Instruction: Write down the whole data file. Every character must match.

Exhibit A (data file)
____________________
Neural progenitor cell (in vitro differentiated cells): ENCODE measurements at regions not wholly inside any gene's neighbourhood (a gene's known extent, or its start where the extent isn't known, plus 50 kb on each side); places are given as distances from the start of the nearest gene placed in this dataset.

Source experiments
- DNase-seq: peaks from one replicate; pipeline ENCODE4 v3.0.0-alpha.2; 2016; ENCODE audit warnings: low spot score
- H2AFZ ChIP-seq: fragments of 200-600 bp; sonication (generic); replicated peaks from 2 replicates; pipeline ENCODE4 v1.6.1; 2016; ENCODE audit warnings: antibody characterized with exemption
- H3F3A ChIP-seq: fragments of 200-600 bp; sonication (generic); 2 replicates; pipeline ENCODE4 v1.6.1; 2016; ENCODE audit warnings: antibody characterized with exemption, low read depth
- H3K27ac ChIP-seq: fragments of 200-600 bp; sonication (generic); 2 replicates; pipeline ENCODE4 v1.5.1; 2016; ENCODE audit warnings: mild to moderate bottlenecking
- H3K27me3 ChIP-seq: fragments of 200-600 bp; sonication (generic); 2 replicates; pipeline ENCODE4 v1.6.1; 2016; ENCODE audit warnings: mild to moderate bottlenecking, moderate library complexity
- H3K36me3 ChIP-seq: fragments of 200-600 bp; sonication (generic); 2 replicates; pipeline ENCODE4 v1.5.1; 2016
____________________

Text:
Neural progenitor cell (in vitro differentiated cells): ENCODE measurements at regions not wholly inside any gene's neighbourhood (a gene's known extent, or its start where the extent isn't known, plus 50 kb on each side); places are given as distances from the start of the nearest gene placed in this dataset.

Source experiments
- DNase-seq: peaks from one replicate; pipeline ENCODE4 v3.0.0-alpha.2; 2016; ENCODE audit warnings: low spot score
- H2AFZ ChIP-seq: fragments of 200-600 bp; sonication (generic); replicated peaks from 2 replicates; pipeline ENCODE4 v1.6.1; 2016; ENCODE audit warnings: antibody characterized with exemption
- H3F3A ChIP-seq: fragments of 200-600 bp; sonication (generic); 2 replicates; pipeline ENCODE4 v1.6.1; 2016; ENCODE audit warnings: antibody characterized with exemption, low read depth
- H3K27ac ChIP-seq: fragments of 200-600 bp; sonication (generic); 2 replicates; pipeline ENCODE4 v1.5.1; 2016; ENCODE audit warnings: mild to moderate bottlenecking
- H3K27me3 ChIP-seq: fragments of 200-600 bp; sonication (generic); 2 replicates; pipeline ENCODE4 v1.6.1; 2016; ENCODE audit warnings: mild to moderate bottlenecking, moderate library complexity
- H3K36me3 ChIP-seq: fragments of 200-600 bp; sonication (generic); 2 replicates; pipeline ENCODE4 v1.5.1; 2016